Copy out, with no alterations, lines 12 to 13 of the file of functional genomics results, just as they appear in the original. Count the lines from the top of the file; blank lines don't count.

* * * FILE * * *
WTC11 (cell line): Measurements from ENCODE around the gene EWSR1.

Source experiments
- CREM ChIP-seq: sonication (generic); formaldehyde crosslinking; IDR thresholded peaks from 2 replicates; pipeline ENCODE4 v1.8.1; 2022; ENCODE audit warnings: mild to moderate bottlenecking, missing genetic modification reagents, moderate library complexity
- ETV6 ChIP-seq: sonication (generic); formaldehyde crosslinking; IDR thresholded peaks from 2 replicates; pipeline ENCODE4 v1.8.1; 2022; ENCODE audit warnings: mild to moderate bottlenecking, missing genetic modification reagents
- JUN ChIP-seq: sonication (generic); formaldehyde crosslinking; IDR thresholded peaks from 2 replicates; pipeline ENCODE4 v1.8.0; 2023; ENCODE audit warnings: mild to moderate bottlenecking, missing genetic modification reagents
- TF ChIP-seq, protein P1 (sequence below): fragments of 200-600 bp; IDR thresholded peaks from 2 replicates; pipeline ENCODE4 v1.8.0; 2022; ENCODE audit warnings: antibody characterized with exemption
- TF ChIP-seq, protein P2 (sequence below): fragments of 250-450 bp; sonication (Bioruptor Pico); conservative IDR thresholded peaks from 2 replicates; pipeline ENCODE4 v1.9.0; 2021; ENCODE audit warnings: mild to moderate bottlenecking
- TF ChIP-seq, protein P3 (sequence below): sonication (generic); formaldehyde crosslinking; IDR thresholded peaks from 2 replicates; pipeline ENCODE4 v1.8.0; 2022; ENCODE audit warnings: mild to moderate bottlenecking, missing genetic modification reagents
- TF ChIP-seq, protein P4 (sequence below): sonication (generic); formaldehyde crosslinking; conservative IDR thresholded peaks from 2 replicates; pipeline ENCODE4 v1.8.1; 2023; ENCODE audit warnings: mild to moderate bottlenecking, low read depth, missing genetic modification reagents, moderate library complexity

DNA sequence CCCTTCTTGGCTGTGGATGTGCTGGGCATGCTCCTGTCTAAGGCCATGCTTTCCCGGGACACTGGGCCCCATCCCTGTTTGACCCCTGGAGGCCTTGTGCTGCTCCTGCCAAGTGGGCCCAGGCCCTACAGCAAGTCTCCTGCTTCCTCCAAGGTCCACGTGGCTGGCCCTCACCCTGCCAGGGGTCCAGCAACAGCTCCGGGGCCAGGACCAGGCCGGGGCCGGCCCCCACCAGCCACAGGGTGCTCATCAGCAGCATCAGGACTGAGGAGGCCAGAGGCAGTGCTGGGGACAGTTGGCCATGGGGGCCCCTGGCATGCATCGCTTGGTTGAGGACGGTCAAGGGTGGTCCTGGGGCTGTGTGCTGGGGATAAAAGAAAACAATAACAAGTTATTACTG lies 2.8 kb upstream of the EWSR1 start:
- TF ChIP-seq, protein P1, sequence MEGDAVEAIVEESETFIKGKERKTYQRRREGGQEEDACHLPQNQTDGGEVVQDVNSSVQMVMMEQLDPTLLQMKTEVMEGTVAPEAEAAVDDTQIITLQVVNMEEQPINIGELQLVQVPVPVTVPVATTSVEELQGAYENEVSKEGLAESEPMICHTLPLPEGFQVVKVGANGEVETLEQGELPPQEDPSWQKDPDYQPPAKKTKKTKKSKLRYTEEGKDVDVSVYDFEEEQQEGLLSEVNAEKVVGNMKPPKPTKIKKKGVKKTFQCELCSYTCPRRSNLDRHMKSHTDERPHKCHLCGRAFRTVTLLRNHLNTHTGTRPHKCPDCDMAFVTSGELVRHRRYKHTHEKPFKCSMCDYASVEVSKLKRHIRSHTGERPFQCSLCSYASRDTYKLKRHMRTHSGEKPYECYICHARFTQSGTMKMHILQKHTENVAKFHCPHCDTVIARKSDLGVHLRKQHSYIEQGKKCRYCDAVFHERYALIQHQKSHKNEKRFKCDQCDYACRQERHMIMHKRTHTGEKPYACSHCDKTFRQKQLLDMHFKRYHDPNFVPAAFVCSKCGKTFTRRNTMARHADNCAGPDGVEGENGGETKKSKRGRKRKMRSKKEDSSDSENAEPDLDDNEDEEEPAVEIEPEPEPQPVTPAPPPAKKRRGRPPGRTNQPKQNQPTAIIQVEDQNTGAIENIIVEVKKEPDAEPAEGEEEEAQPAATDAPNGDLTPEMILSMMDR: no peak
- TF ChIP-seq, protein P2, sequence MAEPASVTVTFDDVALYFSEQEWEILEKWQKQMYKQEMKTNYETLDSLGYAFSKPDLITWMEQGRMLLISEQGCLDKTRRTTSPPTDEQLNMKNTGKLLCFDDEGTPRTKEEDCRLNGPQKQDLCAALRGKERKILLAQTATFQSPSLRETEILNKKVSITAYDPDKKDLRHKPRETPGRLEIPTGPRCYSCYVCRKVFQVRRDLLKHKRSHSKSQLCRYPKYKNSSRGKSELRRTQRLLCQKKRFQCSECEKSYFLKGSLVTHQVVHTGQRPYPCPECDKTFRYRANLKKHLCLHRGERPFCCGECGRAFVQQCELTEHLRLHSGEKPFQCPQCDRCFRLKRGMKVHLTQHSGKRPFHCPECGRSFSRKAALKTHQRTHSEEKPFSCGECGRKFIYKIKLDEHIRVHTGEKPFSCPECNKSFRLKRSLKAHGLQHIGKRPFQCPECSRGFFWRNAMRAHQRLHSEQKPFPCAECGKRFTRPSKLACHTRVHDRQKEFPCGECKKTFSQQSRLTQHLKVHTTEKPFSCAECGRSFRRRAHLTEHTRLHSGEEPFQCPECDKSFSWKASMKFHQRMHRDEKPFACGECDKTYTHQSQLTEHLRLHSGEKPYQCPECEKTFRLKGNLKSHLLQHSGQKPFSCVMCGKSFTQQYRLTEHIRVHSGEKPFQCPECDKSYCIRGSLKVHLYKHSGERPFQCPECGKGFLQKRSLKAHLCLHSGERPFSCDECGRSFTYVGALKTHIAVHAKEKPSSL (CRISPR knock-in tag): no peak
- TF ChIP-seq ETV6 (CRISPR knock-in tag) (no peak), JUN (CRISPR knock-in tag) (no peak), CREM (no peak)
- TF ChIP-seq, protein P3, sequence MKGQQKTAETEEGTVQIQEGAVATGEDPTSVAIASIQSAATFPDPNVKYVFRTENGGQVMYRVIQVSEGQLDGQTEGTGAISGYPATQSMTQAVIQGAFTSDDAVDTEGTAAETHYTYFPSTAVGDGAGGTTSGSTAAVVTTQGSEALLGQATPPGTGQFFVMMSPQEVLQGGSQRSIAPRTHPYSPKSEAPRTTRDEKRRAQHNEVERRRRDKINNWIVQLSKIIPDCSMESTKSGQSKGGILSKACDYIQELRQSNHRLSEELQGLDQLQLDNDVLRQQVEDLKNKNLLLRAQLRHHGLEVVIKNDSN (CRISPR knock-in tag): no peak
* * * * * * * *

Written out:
- TF ChIP-seq, protein P2, sequence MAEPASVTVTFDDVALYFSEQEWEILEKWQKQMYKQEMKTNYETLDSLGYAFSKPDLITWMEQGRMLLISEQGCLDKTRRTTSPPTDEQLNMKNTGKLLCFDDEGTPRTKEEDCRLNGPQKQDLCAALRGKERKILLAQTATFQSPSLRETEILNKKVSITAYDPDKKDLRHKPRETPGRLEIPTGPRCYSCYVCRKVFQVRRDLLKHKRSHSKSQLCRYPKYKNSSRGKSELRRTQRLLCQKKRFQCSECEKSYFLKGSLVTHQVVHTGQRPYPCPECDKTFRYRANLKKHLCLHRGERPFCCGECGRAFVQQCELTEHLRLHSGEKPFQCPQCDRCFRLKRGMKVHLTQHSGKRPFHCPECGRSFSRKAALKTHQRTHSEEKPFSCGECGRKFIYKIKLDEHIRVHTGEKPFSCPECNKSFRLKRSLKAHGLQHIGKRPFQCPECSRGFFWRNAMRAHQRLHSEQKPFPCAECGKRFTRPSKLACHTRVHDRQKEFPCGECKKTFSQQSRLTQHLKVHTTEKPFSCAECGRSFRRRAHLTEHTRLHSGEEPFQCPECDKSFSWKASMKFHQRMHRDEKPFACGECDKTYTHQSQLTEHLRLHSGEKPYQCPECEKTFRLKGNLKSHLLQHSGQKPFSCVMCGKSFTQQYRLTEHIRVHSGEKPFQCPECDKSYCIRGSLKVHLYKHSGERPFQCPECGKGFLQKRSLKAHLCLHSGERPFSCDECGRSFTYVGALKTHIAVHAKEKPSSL (CRISPR knock-in tag): no peak
- TF ChIP-seq ETV6 (CRISPR knock-in tag) (no peak), JUN (CRISPR knock-in tag) (no peak), CREM (no peak)